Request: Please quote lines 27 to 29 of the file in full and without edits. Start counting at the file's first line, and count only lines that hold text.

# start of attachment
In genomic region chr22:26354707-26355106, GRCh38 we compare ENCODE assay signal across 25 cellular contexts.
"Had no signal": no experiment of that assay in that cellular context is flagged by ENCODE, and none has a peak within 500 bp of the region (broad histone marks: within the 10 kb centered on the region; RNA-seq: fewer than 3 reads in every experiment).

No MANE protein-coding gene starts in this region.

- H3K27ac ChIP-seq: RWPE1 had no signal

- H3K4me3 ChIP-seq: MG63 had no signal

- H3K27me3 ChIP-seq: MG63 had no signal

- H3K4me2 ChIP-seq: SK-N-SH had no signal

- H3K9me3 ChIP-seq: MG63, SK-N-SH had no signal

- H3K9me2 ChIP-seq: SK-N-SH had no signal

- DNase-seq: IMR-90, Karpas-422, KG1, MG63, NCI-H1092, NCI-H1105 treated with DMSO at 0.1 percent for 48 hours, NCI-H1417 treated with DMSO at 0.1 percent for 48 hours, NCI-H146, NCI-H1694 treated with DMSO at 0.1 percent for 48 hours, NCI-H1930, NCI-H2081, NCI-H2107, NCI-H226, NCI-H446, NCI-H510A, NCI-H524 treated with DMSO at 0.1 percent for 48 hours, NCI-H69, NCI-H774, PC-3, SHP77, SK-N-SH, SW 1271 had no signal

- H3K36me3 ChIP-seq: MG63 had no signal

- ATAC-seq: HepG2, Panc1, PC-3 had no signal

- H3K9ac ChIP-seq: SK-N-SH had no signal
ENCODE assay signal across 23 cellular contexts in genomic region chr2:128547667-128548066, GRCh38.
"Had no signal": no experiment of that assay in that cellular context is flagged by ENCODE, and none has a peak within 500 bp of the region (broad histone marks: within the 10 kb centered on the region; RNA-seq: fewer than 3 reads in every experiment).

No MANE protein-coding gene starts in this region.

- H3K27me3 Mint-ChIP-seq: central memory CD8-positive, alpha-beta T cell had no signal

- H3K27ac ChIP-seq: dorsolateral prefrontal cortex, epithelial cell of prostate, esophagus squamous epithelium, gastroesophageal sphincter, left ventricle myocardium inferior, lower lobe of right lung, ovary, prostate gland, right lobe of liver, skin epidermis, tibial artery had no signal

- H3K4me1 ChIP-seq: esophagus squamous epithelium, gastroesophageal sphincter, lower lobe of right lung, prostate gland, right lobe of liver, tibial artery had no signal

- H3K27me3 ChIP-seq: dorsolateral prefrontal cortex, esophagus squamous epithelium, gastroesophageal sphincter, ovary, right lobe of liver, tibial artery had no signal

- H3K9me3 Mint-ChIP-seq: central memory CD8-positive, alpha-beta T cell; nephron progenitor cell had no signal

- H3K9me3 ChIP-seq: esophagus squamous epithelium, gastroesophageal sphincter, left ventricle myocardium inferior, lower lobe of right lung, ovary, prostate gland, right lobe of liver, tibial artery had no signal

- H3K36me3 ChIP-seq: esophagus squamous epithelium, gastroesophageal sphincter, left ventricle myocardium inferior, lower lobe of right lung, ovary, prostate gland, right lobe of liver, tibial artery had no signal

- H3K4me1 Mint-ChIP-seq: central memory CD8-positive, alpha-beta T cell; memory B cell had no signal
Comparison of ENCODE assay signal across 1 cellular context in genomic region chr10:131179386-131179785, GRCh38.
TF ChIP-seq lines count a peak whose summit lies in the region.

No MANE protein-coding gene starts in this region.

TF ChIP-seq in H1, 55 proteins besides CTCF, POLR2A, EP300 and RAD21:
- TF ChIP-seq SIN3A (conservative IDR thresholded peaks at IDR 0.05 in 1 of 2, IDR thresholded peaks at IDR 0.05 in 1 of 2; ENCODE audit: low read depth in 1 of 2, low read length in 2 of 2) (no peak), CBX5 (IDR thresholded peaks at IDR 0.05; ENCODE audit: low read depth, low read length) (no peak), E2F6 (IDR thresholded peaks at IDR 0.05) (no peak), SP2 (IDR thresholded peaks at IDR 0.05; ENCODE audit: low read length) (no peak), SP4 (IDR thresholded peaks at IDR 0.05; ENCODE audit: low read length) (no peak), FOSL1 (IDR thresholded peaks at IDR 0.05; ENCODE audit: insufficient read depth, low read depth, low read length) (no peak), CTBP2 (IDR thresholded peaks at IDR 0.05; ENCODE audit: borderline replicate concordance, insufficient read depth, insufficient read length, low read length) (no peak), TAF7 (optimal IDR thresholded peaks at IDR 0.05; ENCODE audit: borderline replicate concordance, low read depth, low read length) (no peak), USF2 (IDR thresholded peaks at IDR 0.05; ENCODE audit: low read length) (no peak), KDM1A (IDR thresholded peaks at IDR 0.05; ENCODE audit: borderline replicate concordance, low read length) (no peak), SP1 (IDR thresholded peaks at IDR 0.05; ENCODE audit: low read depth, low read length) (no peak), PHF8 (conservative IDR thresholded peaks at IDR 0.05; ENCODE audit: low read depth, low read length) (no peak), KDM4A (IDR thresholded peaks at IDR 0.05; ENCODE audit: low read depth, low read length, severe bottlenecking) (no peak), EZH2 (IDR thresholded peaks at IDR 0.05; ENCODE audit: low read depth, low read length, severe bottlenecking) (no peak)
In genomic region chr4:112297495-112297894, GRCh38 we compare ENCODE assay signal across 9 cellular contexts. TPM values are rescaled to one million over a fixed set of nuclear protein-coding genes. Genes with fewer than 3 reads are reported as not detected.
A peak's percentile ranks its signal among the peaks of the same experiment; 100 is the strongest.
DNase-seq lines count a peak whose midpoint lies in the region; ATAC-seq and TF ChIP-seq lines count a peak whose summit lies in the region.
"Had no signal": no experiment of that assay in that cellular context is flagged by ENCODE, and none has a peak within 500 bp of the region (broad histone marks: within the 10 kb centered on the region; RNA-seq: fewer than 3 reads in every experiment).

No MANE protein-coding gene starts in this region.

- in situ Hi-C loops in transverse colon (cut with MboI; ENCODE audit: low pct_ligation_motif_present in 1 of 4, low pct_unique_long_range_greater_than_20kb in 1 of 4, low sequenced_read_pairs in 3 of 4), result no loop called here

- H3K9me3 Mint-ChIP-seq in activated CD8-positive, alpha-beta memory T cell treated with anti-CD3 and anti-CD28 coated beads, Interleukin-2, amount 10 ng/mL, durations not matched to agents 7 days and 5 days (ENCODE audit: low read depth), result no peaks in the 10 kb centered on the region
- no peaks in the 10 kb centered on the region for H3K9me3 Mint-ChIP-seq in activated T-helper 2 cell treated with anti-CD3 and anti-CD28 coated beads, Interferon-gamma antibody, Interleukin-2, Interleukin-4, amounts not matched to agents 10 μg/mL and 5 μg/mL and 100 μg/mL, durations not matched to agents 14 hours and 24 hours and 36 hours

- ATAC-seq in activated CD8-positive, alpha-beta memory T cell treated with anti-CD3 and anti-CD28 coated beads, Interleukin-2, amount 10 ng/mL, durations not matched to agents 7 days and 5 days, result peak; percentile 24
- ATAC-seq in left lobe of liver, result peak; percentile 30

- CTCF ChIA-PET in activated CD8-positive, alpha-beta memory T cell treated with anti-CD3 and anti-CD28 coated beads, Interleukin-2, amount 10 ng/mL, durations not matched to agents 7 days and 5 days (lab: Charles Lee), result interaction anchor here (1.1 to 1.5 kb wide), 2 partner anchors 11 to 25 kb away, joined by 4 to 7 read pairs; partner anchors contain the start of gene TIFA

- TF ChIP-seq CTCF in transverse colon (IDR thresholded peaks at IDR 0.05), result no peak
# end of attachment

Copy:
No MANE protein-coding gene starts in this region.

TF ChIP-seq in H1, 55 proteins besides CTCF, POLR2A, EP300 and RAD21:
- TF ChIP-seq SIN3A (conservative IDR thresholded peaks at IDR 0.05 in 1 of 2, IDR thresholded peaks at IDR 0.05 in 1 of 2; ENCODE audit: low read depth in 1 of 2, low read length in 2 of 2) (no peak), CBX5 (IDR thresholded peaks at IDR 0.05; ENCODE audit: low read depth, low read length) (no peak), E2F6 (IDR thresholded peaks at IDR 0.05) (no peak), SP2 (IDR thresholded peaks at IDR 0.05; ENCODE audit: low read length) (no peak), SP4 (IDR thresholded peaks at IDR 0.05; ENCODE audit: low read length) (no peak), FOSL1 (IDR thresholded peaks at IDR 0.05; ENCODE audit: insufficient read depth, low read depth, low read length) (no peak), CTBP2 (IDR thresholded peaks at IDR 0.05; ENCODE audit: borderline replicate concordance, insufficient read depth, insufficient read length, low read length) (no peak), TAF7 (optimal IDR thresholded peaks at IDR 0.05; ENCODE audit: borderline replicate concordance, low read depth, low read length) (no peak), USF2 (IDR thresholded peaks at IDR 0.05; ENCODE audit: low read length) (no peak), KDM1A (IDR thresholded peaks at IDR 0.05; ENCODE audit: borderline replicate concordance, low read length) (no peak), SP1 (IDR thresholded peaks at IDR 0.05; ENCODE audit: low read depth, low read length) (no peak), PHF8 (conservative IDR thresholded peaks at IDR 0.05; ENCODE audit: low read depth, low read length) (no peak), KDM4A (IDR thresholded peaks at IDR 0.05; ENCODE audit: low read depth, low read length, severe bottlenecking) (no peak), EZH2 (IDR thresholded peaks at IDR 0.05; ENCODE audit: low read depth, low read length, severe bottlenecking) (no peak)